This does not mean, however, that personal factors won’t weigh upon the decision to sell. Of course they will. But the second tip found in the fortune cookie of re-sales can be summed up in one word: Preparation.

If you take a deep breath, slow down, and pace yourself, you’ll have the time to prepare adequately. During preparation you need to reach out for help. Start with a professional real estate broker, your lawyer, an accountant, or a professional re-sales company that can help set you up with a buyer who has been screened to meet your specific qualifying criteria. A company like Franchise Re-Sales, LLC or other transfer-assisting companies can take much of the stress out of the sale by personally walking with you through the preparation steps. These steps aren’t nearly as daunting when a friendly pro is just an e-mail or phone call away, and there are many steps to consider.

The first step is to feel the pulse of your business in relation to the market. What is your business worth? To figure an accurate valuation, you’ll need to enlist your accountant. To provide your accountant the data for an accurate valuation, you’ll need properly managed books. In preparing for a re-sale, particular care should be taken on ensuring that the year immediately prior to the sale is up to industry standards. This means the franchise bank accounts are properly reconciled with bank statements, tax reports, and the company’s yearly or quarterly financial statements. When all of these variables match, this reinforces the financial certainty of the buyer that the valuation is based on solid figures. Proper books also include access to original invoices, receipts, and other tangible records.
Another step of preparation includes an answer about seller financing. Will you provide it? On what terms? Maybe your franchisor or a broker could assist you on developing a plan upon which everybody can agree. Your banker might offer some tips, also.

Of course, there is probably a transfer fee that you’ll be required to obtain for the franchisor in covering administrative costs, as well. How much is that? Can you include it subtly in the selling price or do you wish to ask for it separately? Are you going to pay it with your own funds? These are points of preparation, because without this information you can’t possibly set an accurate price on your business. For example, the buyer will need to know if you’ve skipped on necessary upgrades or if you already invested them in the business prior to listing.

Preparation also involves setting your own standards of conducting business, so that everyone understands the expectations, especially for buyers needing seller financing. You don’t want a buyer to be so loose on managing principals that the franchise flops, causing a default on your lending of the loan. This means you should also review what standards the franchisor has already set, to avoid wasted time through redundancy.

You also want to avoid the appearance of hypocrisy. Live up to the same standards you demand from a successor. Clean up the place, tidy the parking lot, and make sure your employees are neat, groomed, and dressed appropriately. Your face is on your business, so give a good presentation.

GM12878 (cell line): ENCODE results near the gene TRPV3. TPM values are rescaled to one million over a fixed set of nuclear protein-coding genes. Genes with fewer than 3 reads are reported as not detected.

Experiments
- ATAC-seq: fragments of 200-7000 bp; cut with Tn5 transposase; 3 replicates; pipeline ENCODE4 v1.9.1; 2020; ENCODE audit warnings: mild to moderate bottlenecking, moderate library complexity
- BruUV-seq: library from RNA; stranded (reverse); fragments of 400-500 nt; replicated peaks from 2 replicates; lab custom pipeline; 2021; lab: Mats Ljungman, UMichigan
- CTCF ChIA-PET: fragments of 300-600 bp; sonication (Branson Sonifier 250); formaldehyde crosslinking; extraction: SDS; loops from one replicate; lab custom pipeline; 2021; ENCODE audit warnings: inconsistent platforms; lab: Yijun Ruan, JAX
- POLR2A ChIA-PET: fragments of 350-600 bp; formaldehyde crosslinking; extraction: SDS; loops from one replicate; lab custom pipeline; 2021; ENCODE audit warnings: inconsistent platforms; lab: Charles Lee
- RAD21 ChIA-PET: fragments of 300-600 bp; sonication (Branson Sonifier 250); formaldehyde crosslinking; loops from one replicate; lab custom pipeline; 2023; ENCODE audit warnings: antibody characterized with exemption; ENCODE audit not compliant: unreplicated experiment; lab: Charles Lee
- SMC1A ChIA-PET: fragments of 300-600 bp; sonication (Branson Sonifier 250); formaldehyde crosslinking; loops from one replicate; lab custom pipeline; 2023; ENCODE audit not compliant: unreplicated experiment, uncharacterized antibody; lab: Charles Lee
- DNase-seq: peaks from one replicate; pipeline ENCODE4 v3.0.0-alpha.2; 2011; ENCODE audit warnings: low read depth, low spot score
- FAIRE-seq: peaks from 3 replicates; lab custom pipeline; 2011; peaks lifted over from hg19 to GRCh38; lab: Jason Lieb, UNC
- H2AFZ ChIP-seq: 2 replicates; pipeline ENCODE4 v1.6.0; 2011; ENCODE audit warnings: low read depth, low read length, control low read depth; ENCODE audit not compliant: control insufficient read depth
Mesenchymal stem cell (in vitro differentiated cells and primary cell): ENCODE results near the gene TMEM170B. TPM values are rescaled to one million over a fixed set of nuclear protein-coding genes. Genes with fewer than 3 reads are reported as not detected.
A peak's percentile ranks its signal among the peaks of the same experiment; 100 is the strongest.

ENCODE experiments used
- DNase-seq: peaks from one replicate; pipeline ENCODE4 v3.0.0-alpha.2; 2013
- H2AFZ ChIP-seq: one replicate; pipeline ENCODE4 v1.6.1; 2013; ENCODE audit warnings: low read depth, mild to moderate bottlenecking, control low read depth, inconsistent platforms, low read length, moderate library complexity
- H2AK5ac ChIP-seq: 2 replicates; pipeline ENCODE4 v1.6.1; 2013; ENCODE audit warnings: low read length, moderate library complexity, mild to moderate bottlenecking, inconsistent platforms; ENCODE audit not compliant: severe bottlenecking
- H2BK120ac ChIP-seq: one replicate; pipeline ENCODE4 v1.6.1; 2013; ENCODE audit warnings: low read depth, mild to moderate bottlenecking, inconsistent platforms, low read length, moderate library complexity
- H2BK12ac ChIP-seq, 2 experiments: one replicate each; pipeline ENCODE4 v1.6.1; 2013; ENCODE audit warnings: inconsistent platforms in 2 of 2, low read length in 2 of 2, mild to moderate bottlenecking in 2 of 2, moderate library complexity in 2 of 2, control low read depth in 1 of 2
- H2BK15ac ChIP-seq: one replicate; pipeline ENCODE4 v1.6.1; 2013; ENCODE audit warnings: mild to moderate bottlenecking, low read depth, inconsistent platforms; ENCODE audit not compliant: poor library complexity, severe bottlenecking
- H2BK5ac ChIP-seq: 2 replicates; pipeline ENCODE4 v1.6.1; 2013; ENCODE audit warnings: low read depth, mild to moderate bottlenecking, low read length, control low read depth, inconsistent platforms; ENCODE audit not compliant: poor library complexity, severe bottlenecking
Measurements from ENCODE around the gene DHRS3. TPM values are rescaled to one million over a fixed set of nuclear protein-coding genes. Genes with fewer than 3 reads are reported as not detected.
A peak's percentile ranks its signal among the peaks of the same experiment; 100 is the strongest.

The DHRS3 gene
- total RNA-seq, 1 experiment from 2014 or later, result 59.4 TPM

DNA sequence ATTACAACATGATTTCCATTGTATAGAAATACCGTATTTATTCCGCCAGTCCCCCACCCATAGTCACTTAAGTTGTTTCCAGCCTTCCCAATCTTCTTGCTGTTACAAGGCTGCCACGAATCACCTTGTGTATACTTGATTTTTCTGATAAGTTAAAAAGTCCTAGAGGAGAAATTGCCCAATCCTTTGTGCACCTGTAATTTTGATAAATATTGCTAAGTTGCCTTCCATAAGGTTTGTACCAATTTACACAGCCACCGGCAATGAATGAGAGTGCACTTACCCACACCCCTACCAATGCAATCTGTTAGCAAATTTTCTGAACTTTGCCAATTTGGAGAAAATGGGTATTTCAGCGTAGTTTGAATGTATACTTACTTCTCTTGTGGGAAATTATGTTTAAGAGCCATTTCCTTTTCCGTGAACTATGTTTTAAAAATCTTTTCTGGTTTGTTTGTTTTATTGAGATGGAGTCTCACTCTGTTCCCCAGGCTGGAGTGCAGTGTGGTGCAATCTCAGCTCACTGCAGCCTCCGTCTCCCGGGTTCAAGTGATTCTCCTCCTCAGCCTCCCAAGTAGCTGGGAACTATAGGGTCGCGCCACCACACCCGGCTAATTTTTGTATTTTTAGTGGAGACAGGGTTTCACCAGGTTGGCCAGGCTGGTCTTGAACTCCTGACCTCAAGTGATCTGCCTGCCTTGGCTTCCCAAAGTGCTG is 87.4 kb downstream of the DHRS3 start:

Finally, in between all of your preparation, as you get closer to “seller ready” time, research and learn about aspects of a re-sale in general. Study what franchisor “First Right of Refusal” means, because it serves no purpose to do all of this preparation just to have your franchisor use this clause to scoop up your business. The same attention should be paid to the clause that allows franchisors to exercise the “Right of Approval,” by denying rather than approving your buyer. Training or other requirements might also be costly to your buyer and might make your price unreasonable. If you prepare and learn about these things ahead of time, without emotional pressures influencing your choice to sell, the decision will be more advantageous in the long run. You can do this by asking the pros to help long before you’re ready to re-sell and by performing the due diligence necessary to any business agreement. The more time you spend preparing, the less you will wait for action upon the new goals or adventures which now capture your interest.


Steps to selling your franchise resale

Once you decide that you would like to sell your franchise business the first step is to inform your franchisor of your decision. They may be able to source a purchaser for you, though most will charge a commission fee for this.

Any potential purchaser will require a whole range of information about the business before they are in a position to discuss a price with you. This information should be provided in a Prospectus of Sale and should include:

  • A description of the franchise, what it does and how it works
  • Potted history of your business
  • The sales history and adjusted profit history
  • Details of any property
  • Details of any staff
  • Details of any equipment
  • Copies of 3 years of accounts and up to date management accounts
  • A realistic asking price

The Prospectus is your sales document. Whilst it is designed to sell the business, it must represent an accurate view of what is being offered and must not contain any misleading or false information.